A novel methodology for recording wing beat frequencies of untethered male and female Aedes aegypti

Staunton, Kyran M., Usher, Lili, Prachar, Tim, Ritchie, Scott A., Snoad, Nigel, and Johnson, Brian J. (2019) A novel methodology for recording wing beat frequencies of untethered male and female Aedes aegypti. Journal of the American Mosquito Control Association, 35 (3). pp. 169-177.

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Abstract

Aedes aegypti is a vector of many significant arboviruses worldwide including dengue, Zika, chikungunya and yellow fever viruses. With vector control methodology pivoting towards rearing and releasing large numbers of insects for either population suppression or virus-blocking, economical remote (sentinel) surveillance methods for release tracking become increasingly necessary. Recent steps in this direction include advances in optical sensors that identify and classify insects based on their wing beat frequency (WBF). As these traps are being developed, there is a strong need to better understand the environmental and biological factors influencing mosquito WBFs. Here, we developed new untethered-subject methodology to detect changes in WBFs of male and female Ae. aegypti. This new methodology involves directing an ultrasonic transducer at a free-flying subject and measuring the Doppler shift of the reflected ultrasonic continuous wave signal. This system’s utility was assessed by determining its ability to confirm previous reports on the effect of temperature, body size and age on the WBFs generated from acoustic or optical-based experiments. The presented ultrasonic method successfully detected expected trends for each factor for both male and female Ae. aegypti without the need for subject manipulation and potential impediment of natural flight dynamics due to tethering. As a result, this ultrasonic methodology provides a new method for understanding the environmental and physiological determinants of male and female WBFs which can inform the design of remote mosquito surveillance systems.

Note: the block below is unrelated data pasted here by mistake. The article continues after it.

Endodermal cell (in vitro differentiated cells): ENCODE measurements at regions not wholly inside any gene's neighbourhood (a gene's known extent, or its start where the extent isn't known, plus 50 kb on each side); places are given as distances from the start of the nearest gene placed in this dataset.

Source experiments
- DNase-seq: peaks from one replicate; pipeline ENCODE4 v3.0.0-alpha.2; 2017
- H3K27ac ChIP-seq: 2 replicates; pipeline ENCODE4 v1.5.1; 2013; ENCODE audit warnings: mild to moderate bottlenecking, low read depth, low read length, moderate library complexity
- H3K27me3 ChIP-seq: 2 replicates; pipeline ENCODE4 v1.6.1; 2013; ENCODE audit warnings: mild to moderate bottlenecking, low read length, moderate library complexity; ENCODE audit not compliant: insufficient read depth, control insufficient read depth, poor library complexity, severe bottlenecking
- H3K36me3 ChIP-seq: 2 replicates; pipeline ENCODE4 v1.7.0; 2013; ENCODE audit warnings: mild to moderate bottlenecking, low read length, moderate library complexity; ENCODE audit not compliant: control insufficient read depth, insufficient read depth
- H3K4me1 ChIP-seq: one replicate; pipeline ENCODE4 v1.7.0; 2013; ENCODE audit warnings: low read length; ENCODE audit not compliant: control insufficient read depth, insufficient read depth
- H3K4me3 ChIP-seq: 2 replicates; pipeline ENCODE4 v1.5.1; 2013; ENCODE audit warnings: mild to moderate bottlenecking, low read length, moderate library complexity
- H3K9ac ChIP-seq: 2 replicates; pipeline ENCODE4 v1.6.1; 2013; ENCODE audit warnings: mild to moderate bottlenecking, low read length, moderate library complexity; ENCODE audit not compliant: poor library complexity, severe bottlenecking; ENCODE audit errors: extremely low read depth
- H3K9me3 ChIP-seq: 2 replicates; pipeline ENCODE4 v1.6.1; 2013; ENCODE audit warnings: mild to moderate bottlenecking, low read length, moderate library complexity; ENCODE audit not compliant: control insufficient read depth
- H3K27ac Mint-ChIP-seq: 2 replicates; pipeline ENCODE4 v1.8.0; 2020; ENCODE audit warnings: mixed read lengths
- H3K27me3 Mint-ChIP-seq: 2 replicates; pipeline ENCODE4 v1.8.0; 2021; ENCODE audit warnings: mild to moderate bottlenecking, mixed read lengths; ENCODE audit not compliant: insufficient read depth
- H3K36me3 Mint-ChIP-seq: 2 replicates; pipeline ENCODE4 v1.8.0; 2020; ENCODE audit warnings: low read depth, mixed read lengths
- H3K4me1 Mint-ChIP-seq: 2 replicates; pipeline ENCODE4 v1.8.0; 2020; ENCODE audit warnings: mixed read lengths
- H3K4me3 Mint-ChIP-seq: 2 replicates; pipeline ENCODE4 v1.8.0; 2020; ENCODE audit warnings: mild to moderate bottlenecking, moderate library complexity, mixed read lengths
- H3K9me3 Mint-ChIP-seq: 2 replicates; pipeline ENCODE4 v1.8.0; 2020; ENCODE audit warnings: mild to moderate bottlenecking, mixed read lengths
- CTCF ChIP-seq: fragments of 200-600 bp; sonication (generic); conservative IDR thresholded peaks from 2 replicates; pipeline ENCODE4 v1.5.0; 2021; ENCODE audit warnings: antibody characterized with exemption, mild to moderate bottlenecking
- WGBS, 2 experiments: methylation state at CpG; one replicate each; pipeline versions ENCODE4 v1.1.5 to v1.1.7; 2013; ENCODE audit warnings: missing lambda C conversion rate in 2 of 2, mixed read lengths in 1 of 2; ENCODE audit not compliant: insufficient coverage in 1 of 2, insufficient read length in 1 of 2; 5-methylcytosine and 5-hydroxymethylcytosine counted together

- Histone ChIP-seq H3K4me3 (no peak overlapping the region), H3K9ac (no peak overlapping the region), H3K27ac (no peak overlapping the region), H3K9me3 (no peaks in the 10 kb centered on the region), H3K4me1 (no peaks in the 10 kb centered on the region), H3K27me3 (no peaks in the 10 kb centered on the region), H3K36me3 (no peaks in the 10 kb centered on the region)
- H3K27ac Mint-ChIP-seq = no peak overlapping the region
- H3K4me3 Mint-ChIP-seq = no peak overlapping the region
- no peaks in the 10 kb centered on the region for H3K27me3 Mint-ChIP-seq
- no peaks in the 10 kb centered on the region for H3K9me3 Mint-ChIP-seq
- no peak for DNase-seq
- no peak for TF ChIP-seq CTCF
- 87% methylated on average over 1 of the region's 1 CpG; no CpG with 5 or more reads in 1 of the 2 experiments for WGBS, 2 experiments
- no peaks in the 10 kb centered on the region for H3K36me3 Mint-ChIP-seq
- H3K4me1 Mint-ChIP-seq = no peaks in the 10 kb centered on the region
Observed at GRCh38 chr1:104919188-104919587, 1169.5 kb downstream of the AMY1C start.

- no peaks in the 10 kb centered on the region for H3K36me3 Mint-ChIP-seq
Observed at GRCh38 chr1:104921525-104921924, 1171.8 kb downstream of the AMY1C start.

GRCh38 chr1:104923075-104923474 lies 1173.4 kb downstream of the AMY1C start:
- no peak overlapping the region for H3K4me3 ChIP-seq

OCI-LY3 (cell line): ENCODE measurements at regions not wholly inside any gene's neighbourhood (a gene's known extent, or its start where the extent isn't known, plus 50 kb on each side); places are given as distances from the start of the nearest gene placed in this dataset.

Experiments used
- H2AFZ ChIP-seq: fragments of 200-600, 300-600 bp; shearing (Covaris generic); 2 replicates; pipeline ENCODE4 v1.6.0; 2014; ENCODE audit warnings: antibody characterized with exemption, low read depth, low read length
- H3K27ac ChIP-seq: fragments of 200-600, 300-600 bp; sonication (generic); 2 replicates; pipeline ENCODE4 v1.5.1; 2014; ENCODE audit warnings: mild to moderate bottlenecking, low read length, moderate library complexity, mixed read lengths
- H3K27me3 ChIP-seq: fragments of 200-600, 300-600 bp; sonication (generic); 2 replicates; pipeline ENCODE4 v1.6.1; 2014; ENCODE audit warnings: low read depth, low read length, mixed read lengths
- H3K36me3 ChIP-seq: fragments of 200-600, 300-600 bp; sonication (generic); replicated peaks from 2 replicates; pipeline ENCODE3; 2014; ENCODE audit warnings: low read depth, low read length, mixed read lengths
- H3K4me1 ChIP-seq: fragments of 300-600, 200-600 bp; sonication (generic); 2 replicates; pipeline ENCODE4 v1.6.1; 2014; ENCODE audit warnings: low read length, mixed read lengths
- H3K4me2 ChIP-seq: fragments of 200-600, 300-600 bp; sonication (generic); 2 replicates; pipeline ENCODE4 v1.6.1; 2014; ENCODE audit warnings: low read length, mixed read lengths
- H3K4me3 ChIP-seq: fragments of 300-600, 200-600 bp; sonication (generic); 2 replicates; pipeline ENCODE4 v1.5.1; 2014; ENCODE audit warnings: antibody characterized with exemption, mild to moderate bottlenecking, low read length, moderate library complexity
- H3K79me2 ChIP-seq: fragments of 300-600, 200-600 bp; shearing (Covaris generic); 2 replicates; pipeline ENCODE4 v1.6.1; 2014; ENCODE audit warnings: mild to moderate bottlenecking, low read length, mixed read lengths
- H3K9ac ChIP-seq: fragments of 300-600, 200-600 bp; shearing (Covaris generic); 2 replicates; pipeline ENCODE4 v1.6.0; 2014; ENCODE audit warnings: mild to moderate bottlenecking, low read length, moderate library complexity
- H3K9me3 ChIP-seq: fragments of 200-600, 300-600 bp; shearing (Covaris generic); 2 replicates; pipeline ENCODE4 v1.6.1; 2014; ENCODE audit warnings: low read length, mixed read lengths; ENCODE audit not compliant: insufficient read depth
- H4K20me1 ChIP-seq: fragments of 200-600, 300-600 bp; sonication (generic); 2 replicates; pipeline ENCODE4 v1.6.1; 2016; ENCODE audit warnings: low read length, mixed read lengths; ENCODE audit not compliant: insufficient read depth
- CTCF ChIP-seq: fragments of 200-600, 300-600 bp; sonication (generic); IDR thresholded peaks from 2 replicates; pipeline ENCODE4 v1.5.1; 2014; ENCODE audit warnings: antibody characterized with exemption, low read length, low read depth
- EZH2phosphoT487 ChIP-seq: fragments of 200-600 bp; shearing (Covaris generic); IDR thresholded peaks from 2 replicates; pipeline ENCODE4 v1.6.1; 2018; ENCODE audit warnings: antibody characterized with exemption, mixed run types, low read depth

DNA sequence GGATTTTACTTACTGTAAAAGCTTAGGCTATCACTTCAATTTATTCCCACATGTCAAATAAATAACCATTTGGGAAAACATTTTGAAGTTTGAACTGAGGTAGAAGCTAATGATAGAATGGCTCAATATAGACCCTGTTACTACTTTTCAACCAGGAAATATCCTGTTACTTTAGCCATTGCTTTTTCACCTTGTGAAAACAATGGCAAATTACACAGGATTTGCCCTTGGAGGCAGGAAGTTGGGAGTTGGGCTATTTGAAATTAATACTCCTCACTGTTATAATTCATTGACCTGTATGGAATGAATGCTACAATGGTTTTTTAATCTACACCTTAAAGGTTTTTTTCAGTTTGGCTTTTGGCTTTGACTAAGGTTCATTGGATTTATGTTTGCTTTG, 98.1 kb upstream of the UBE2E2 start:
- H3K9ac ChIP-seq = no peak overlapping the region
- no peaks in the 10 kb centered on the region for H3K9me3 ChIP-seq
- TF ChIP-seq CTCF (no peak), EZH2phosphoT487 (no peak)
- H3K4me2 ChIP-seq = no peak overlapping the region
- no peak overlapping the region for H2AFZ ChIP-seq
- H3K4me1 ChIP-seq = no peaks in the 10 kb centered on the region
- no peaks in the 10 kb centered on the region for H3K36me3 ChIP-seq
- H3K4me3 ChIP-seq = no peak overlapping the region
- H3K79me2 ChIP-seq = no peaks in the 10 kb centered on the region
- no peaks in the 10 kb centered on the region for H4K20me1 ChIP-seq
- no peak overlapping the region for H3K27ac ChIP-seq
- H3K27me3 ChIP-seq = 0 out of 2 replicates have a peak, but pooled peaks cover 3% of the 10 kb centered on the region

Item ID: 59784
Item Type: Article (Research - C1)
ISSN: 1943-6270
Keywords: Aedes aegypti, dengue, wing beat frequency, Wolbachia, Zika
Copyright Information: © 2019 by The American Mosquito Control Association, Inc. This article is Open Access via the publisher's website.
Date Deposited: 06 Sep 2019 05:49
FoR Codes: 11 MEDICAL AND HEALTH SCIENCES > 1117 Public Health and Health Services > 111799 Public Health and Health Services not elsewhere classified @ 100%
SEO Codes: 92 HEALTH > 9204 Public Health (excl. Specific Population Health) > 920499 Public Health (excl. Specific Population Health) not elsewhere classified @ 100%
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